When I was in Monongahela, Pa recently I visited my friends at the Ripepi Winery & Vineyard. I couldn’t have picked a better time to visit because Rich Ripepi and Pete Abvulovic had just unpacked their new Hanna Total Acid and Ph machine for the lab and were setting it up. Rich said the vineyard had come though the winter in great shape. Today turned out to be my lucky day because Rich had a book he thought I would enjoy reading. Grapes of the Hudson Valley and Other Cool Climate Regions of the United States and Canada by J. Stephen Casscles. It is a comprehensive work covering every aspect of propagating cool climate wine grapes in the northern U.S. and Canada.
He approaches the subject from an expert’s point of view drawing upon his lifetime of experience in the Hudson Valley of New York. This publication can be viewed as the most in-depth account of the history of hybridization of cool climate grapevines ever published. Casscles has cataloged the genetic heritage of an amazing number of hybridized grapes by the person or organization that developed them. I think you will be surprised to learn where the genetic material of your favorite grapes came from and why they exhibit the characteristics they do. You may also be disappointed to find out that there is no such thing as a pure strain of grape. The truth is they all have genes from other strains in their genetic profile. To prove this fact Casscles uses the example of the “pure” Chardonnay grape. Chardonnay is a combination of a Pinot
Title Page Signed by J. Stephen Casscles
Noir clone and the bulk white wine/table grape Gouais Blanc.
This book is a must read for anyone growing or wanting to grow wine grapes in a cool climate region of North America. It provides the reader with an immense amount of information and has references to almost any information resource you may need. If you are looking for a handbook/field guide/reference publication for cool climate grapes this is the book for you.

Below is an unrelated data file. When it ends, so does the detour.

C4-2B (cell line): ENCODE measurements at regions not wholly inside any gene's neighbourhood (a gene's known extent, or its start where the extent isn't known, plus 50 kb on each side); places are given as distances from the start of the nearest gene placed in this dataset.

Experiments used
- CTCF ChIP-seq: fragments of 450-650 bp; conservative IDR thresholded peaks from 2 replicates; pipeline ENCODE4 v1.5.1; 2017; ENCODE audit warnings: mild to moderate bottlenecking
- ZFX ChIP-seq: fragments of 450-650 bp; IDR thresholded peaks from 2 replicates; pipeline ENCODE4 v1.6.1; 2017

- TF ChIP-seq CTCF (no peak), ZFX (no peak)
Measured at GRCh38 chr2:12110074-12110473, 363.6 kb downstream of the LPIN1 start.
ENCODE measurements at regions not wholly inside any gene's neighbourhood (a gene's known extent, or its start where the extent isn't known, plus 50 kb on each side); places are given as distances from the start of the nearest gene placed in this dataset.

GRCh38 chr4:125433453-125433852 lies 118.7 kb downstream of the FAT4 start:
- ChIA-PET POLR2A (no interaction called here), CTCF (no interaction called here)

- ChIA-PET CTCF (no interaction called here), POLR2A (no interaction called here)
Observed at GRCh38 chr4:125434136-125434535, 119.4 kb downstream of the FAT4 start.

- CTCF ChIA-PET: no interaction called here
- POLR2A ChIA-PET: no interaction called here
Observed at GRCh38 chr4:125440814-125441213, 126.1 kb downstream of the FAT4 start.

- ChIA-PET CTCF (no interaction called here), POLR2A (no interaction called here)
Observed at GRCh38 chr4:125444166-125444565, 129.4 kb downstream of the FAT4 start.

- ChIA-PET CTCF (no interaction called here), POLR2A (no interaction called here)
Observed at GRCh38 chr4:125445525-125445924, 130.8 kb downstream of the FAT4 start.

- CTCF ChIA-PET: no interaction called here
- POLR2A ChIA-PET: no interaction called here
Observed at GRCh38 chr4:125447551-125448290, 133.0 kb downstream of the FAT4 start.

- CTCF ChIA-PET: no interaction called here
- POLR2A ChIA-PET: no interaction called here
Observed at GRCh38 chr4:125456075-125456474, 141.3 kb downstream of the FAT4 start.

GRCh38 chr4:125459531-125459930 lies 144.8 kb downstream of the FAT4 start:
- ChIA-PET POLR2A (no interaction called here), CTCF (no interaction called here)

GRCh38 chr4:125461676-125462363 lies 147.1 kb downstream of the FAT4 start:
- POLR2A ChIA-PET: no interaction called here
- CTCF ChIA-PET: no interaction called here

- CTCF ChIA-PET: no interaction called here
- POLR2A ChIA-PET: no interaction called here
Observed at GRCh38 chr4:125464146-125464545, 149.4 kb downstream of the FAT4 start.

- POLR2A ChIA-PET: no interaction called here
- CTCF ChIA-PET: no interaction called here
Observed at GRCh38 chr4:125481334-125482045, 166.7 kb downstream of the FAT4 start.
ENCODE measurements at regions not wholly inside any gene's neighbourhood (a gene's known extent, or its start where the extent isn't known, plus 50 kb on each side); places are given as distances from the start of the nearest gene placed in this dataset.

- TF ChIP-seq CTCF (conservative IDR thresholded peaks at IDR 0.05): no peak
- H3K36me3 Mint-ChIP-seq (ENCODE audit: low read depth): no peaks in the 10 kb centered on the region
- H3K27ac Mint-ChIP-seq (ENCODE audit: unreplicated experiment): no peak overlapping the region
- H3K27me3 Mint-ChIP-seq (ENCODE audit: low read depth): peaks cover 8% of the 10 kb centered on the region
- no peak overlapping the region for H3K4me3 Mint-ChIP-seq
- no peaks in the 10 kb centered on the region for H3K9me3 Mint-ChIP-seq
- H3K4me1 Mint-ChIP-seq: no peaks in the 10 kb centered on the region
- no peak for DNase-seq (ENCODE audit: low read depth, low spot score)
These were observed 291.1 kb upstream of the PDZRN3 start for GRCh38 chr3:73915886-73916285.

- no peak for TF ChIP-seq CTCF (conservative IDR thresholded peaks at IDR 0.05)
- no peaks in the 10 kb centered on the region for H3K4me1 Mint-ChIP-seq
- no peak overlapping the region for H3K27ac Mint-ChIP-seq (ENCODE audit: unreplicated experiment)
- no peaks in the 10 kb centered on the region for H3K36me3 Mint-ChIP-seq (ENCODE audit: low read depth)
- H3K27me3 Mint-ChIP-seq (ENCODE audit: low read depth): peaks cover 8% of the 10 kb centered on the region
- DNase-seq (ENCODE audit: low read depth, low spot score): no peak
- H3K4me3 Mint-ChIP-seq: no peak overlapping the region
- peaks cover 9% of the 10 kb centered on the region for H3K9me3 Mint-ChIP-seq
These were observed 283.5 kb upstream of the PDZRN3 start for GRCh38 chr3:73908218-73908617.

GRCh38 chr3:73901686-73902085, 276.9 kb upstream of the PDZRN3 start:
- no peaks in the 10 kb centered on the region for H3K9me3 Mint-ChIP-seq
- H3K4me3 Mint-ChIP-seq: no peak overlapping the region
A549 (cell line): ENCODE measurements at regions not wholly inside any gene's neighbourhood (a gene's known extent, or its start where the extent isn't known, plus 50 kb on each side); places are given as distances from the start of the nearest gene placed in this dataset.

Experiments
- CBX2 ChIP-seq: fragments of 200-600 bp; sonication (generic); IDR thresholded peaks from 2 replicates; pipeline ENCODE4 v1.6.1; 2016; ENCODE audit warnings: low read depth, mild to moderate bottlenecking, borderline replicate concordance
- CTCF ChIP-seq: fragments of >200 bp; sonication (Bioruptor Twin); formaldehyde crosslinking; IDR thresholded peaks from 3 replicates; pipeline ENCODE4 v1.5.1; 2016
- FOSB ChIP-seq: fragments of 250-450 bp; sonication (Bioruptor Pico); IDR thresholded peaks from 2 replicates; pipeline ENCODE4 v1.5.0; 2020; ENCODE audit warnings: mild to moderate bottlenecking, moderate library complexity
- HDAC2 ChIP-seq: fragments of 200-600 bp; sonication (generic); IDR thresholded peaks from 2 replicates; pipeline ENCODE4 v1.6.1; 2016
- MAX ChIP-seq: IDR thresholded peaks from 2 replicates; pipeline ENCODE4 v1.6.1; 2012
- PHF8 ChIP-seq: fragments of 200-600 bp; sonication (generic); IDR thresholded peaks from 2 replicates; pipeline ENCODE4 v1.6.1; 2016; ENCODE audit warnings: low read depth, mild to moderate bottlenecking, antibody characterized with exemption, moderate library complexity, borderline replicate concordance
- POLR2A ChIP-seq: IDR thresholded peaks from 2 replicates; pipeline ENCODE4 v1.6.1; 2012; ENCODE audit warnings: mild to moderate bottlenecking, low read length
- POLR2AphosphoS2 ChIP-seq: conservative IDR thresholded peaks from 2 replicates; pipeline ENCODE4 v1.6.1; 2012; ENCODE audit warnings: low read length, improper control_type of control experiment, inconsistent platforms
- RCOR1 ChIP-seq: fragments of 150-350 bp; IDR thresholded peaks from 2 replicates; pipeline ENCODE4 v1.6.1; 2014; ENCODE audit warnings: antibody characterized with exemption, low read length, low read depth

Published by: Flint Mine Press http://www.flintminepress.com
Fero Vineyards &Winery Saperavi 2013
I had the pleasure of drinking my first Pennsylvania grown and made Saperavi recently. It strengthened my belief that the Saperavi grape has the potential to be developed into the signature red grape grown in the cool climate of the Eastern United States. Fero Vineyards & Winery 2013 Saperavi starts by revealing its beautiful dark purple color, a trademark of this wine. After admiring the deep color, aromas of red fruit with a hint of oak fills your nose. Saperavi grapes are known for producing a full-bodied wine with good structure, Fero Saperavi 2013 fulfills those expectations on both counts with style and accuracy. This East Coast Red has good acidity which complements a subtle note of oak that is carried well into a long finish. I recommend buying three bottles of this vintage, drink one now and cellar the other two. Open those bottles after aging them two years and five years, compare your tasting notes, I am sure you will be impressed by how well this wine will develop over time.
Thanks to Chuck Zaleski the owner and winemaker of Fero Winery for pursuing a progressive strategy that is not only designed to grow his business but the quality of wine produced in Pennsylvania. Fero Vineyards & Winery 965 Jpm Rd Lewisburg, Pa. www.ferovineyards.com 570-568-0846 Fero Saperavi 2013 will be judged at the Pa Farm Show this weekend 1/9/15 Update: Fero Saperavi 2013 has won a Gold medal at the 2015 Finger Lakes International Wine Competition (FLIWC).